Then there are some special circumstances. One of which is the Seattle Weather Forecast Office (WFO) for NWS. Many years ago, the Washington SECC, set out to fully integrate NOAA Weather Radio (NWR) into our area’s EAS system. In the end, NWR/Seattle, in many ways, looks like a radio station. In their case, their ‘programming’ comes from the computers that generate weather forecasts and warnings. Their ‘transmitters’ are the various NWR transmitters in the region. In Seattle, the local transmitter is KHB-60 on 162.550 which broadcasts from Cougar Mt., co-located with broadcasters. The beauty of this system is that a person with a NOAA Weather Radio will receive, not only Weather Warnings, but all EAS warnings as well.

The EAS equipment at the NWS has all been donated, as there is no funding for this system via NOAA, as this is the only place in the U.S. with this arrangement. (Sometimes called the Seattle Experiment) Much of the labor was performed by the late Jim Tharp and continues to this day thanks to the efforts of Lowell Kiesow.

When the time came to update the EAS equipment for the Seattle WFO – we had a situation that was unique – State Emergency Management could not fund it as they are prohibited from funding something used by a Federal agency. The NWS could not fund it as it is, technically, not approved for it. This meant that for the system to continue, a volunteer source of funding was needed.

I am, abundantly pleased, to announce that the required upgrade was – DONATED  by Broadcast Supply Worldwide (BSW) in Tacoma.

I want to publicly thank the management of BSW for their donation and support of our Emergency Alert System in this area. Next time you are shopping for broadcast equipment, and in the process, contact BSW and please take a moment to thank them for their contribution.

I am proud that many, across the country, continue to point to Washington State as an example of what EAS can do. It is through voluntary contributions of time and materials we have been able to achieve so much.

Before I leave this topic , if you would like to join our team, we’d love to have you. You are welcome to attend the next SECC Meeting, Tuesday, January 14th at 9:30 a.m. at Clover Park Technical College in Lakewood, or you can call me or send me an email for all the details.

The FCC recently announced some – huge – fines related to some unlicensed radio stations. Radio TeleBoston was fined $453,015 and Radio Concord $151.005 due to them apparently ignoring warnings to halt their unlicensed operations. Now the big questions –

  • Will they actually end up paying the fine?
  • Will they claim the don’t have the funds and end up paying a fraction of it?
  • Will then simply not pay anything and get away with it?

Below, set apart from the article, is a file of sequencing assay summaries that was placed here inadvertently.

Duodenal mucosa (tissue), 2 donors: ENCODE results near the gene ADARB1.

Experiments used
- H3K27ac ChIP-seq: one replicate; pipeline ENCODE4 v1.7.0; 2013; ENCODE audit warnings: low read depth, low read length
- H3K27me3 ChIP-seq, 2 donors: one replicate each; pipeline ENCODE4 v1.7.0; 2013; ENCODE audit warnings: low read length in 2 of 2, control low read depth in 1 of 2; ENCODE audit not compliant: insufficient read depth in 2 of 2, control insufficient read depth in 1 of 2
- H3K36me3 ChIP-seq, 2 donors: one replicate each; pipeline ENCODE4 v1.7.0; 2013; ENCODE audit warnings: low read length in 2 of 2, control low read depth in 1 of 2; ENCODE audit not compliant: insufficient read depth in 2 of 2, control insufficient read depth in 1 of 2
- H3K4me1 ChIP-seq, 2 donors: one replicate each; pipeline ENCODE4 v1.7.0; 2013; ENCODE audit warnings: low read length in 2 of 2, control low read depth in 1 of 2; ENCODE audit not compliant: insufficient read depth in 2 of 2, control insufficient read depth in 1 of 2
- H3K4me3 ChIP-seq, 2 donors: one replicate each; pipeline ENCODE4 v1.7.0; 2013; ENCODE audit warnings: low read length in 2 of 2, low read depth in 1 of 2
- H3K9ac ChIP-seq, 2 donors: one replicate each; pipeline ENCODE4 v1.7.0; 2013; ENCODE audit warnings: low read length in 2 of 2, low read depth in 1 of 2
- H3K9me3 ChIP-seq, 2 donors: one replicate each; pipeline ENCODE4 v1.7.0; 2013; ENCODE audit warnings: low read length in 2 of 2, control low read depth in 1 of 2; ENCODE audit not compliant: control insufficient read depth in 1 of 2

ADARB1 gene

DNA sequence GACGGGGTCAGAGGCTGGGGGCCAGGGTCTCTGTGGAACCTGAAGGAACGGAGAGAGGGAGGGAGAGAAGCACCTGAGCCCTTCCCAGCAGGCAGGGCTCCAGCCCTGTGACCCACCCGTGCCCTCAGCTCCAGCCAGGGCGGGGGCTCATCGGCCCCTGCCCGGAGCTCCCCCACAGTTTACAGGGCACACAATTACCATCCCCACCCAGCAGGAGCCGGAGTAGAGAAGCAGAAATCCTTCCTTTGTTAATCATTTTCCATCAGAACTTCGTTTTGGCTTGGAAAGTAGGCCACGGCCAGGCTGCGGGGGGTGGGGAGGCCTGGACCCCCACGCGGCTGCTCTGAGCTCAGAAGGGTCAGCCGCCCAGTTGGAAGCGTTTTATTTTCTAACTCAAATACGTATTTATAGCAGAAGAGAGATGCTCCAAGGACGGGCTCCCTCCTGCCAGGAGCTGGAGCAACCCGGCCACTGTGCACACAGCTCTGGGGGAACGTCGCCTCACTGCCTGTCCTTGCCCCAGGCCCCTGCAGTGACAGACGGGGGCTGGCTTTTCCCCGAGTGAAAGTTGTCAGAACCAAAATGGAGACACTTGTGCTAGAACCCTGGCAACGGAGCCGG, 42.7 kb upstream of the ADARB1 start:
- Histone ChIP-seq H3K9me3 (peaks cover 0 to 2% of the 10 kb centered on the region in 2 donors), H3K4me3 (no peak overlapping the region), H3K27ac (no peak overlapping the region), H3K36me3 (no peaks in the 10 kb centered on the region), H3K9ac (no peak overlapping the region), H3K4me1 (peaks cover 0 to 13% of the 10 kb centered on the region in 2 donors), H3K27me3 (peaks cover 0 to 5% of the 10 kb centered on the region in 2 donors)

I will start believing the FCC means business when –

  • They actually collect the fine amount.


  • The pirate operators start spending jail time.

WWFD in Fredrick, MD continues making news with their operation as an All Digital station on 820. A lot of eyes and ears are on this experiment of turning off their AM signal in favor of running all digital.

For some in depth information on this operation, check out recently issues of Radio World and Radio World Engineering Extra.

Some of the highlights are –

  • The station, despite not being able to be received by an AM Radio is, attracting enough listeners to show up in the local Nielsen Ratings.
  • The FCC has renewed their Special Temporary Authority (STA) to continue in this mode.
  • The Commisson is asking whether this should be a permitted mode of operation by issuing an NPRM (Notice of Proposed Rule Making).

There are a number of things a digital only AM can do that a conventional AM cannot –

  • Operate in Stereo (Granted you could run the old AM Stereo system).
  • Offer relatively noise free reception.
  • Broadcast the visual content that, today, is only offered by FM-HD stations meaning Song Title and Artist information and Album Art.

The only down side is the station cannot be received on a standard AM Radio. Perhaps the bottom line will involve some simple math. Will the ability of an ever increasing number of digital receivers, coupled with the fact that to a consumer an all-digital AM have the same look and feel as an FM or FM band HD station, overcome the fact that legacy AM receivers will not be able to ever hear the station?

Up until the development of Digital TV and HD Radio, the FCC had been very concerned about reverse compatibility. Since that time, this has not been a stumbling block to gaining FCC approval. Perhaps this is underscored by the fact that they are willing to issue an NPRM?

The other major factor is that the FCC has been pressured to do something to save AM Radio. Their reaction has been a number of rule changes and, of course, the ability of an AM to put on the air an FM Translator. It’s interesting to note that WWFD was one of those AMs that constructed an FM Translator, whereby they concluded that most of their audience had switched to their FM translator that helped pave the way for them electing to experiment with changing their AM to all-digital.

The question that comes to mind is how many other AMs are in the same boat and how many of them will figure there is little down-side to changing their AM to all digital. My guess is that this is a question that’s being asked by many.

Another potential candidate for digital AM are those AMs that are part of a larger cluster of FMs that are supporting the AM, without whose support would likely go off the air. These groups may see the conversion of their AM to digital attractive.